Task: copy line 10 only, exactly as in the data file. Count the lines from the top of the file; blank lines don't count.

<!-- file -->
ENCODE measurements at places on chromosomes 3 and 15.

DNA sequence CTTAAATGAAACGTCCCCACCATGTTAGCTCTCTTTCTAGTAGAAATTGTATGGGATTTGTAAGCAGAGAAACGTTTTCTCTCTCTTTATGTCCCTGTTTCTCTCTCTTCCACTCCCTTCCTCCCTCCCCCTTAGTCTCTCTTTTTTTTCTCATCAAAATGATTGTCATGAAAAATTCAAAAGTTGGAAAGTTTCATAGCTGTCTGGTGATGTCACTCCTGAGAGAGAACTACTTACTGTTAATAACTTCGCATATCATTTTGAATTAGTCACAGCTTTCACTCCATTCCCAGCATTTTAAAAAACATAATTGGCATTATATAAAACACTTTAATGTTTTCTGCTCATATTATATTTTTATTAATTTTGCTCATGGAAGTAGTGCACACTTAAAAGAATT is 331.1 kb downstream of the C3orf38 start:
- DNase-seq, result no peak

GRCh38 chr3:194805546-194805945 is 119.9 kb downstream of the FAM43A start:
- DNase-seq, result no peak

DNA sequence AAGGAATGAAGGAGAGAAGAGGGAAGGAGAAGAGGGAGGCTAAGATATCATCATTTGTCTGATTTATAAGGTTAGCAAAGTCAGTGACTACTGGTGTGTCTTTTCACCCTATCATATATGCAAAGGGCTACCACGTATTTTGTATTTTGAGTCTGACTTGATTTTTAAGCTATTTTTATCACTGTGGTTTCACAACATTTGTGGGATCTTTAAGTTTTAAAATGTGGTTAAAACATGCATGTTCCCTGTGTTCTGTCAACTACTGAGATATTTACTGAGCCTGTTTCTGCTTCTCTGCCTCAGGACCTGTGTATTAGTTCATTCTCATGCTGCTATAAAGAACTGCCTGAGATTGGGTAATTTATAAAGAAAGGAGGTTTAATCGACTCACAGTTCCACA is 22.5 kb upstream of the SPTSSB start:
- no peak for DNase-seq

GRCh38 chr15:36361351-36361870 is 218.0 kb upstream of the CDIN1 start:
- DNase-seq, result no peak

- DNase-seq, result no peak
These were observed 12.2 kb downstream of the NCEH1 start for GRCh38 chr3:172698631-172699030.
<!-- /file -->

- DNase-seq, result no peak